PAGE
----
While CES is an acronym for Consumer Electronics Show, the running joke at this annual Las Vegas event is that CES is turning into the Car Electronics Show.
Many of the world’s biggest auto makers have become a major part of this highly-publicized conference – which serves as a glimpse into the future of technology -- by dominating much of the North Hall at the Las Vegas Convention Center, as well as surrounding facilities. And it doesn’t seem to matter this Sin City event falls on the heels of the North American International Auto Show in Detroit.
With that in mind, the following is a look at a few examples of some amazing automotive tech coming down the road.
It’s a mod world
Chrysler’s Portal concept offered a futuristic take on the family vehicle, focusing heavily on a reimagined car interior for millennials on the go. Featuring a sleek and spacious cabin with a modular design, you can add or remove seats to grow with your changing needs, such as adding a seat to an expecting family or removing a seat to fit some luggage and skis. On a track system, seats can also be repositioned inside the vehicle, if need be. While this concept car offers autonomous (self-driving) capabilities, you can take the airplane-like steering wheel to drive this electric car. This “third space” between work and home, as Chrysler refers to it, also packs in facial and voice recognition, touch-sensitive screens, support for hand gestures, and more. No word on when this could become a reality, but Chrysler says it’s more of a concept car that could benefit various models and not tied a specific one.
(Photo: Joe Wilssens, FCA)
Speak to me
Ford announced a partnership with Amazon to boost the most natural of interfaces: your voice. By integrating Amazon’s Alexa personal assistant into SYNC 3-enabled Ford vehicles, you’ll be able to search for nearby destinations, access content (like audiobooks, live sports scores, and millions of music tracks), pay bills (via Capital One’s Skill), and even add items to Amazon shopping lists – all by simply asking for it. Or ask Alexa to access your smart home devices on the road, such as controlling your home’s lighting, security systems, thermostat, and garage doors. This Alexa functionality could also work the other way around: access your car’s info at home, such as using your voice to start and stop your engine, lock or unlock doors, and monitor vehicle readings like fuel level and battery range. Ford will roll out Alexa’s home-to-car integration later this month, while car-to-home functionality will likely be by summer.
(Photo: Ford Motor Company/Amazon.com, Inc. or its affiliates)
Speaking of next-generation interfaces, BMW’s HoloActive Touch demo proved to be an impressive virtual touchscreen experience inside its BMW i Inside Future concept car. Showcased at BMW’s pavilion outside of the convention center, imagine free-floating buttons in the air, near the center console, that vibrates slightly underneath your fingertips when pressed; this tactile feedback confirms your selection. Allowing drivers to access in-car features or BMW Connected services, HoloActive Touch fuses BMW’s Head-Up Display (aided by the clever use of reflections) with AirTouch gesture controls and other technologies, to create this innovative and intuitive interface. BMW i Inside Future isn’t a car planned for production anytime soon, but pulls the curtain back on what this premium German automaker is cooking up in interior design and futuristic interface concepts.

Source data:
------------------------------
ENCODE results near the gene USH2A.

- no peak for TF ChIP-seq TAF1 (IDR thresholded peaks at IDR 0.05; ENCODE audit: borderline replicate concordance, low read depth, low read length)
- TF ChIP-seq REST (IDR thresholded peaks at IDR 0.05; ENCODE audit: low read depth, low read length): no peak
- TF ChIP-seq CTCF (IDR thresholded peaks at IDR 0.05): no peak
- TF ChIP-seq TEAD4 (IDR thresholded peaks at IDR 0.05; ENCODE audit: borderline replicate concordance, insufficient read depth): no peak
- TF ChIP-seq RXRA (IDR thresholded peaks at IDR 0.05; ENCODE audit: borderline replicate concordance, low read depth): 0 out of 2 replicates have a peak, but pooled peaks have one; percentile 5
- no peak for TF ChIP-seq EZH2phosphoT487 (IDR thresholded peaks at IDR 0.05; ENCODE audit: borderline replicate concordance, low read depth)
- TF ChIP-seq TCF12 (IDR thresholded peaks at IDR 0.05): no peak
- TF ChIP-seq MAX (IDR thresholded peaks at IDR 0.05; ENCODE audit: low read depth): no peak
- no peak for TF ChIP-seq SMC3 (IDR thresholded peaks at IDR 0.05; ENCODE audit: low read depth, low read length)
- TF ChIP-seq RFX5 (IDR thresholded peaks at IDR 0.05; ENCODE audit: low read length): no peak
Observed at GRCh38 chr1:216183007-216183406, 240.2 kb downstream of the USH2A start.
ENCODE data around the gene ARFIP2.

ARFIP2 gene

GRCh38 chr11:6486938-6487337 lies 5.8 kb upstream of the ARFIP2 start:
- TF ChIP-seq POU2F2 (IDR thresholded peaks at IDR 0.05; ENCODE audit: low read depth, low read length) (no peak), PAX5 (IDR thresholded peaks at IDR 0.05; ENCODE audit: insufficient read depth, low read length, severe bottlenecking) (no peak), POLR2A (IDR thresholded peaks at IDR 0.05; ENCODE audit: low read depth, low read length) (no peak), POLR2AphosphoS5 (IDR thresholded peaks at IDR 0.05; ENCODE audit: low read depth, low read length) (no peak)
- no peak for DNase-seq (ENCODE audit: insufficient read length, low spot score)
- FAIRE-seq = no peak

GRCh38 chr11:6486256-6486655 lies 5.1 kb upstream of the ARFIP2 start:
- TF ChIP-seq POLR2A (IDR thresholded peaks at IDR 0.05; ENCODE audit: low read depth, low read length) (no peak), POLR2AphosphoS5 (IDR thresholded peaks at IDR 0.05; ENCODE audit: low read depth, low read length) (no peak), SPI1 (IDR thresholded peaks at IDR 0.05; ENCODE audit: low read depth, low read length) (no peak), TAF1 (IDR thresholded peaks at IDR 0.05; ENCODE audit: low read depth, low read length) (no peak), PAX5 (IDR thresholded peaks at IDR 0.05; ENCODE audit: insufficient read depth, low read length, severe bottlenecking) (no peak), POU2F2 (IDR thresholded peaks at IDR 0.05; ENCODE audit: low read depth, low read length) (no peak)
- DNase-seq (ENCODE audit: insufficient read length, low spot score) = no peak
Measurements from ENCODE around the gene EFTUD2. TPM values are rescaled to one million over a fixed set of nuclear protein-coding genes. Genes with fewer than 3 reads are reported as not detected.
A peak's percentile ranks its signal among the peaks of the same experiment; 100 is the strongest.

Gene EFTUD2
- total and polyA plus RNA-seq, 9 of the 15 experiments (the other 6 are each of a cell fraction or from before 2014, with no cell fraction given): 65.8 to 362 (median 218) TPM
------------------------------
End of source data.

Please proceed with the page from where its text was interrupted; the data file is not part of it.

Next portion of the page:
(Photo: BMW AG)
Along with other automakers, Hyundai was at the 2017 CES with its autonomous vehicles, on-hand to take journalists for a spin around the city, but the South Korean car giant also demonstrated another – potentially life-changing -- mobility solution in the form of a wearable Iron Man-inspired robotic suit. H-MEX, the Hyundai Medical Exoskeleton, could give the gift of mobility to paraplegics, while other models will be able to assist the elderly or augment someone’s existing physical abilities in a military or industrial capacity (such as carrying super heavy loads). With the aid of H-MEX, people could walk, climb stairs, sit, and return to standing, thought aided with the uses of carbon fiber canes to maintain balance and to trigger the next action. While Hyundai gave hands-on demos of its H-MEX to select reporters at CES, the company didn’t specify if and when we’d see this tech in the market. (Not soon enough.)
(Photo: Hyundai Motor America.)
Other car highlights from CES
Mercedes-Benz unveiled its all-electric SUV concept car, the Mercedes EQ, due out sometime in 2019.
Ford took the wraps off its next-gen Fusion Hybrid autonomous vehicle, featuring a new LiDAR sensor system.
Electric-car startup Faraday Future showed off its first production car concept, the FF91 crossover SUV.
Powered by an A.I. assistant named Yui, Toyota’s Concept-I aims to modernize, improve the driving experience.
To accelerate the evolution of self-driving cars, Nissan announced “Seamless Autonomous Mobility” (SAM) technology that combines human support and A.I. to help autonomous vehicles make decisions in unpredictable situations.
Focusing on urban drivers and ride sharers, Honda’s small, semi-autonomous and cube-like NeuV impressed at the show.
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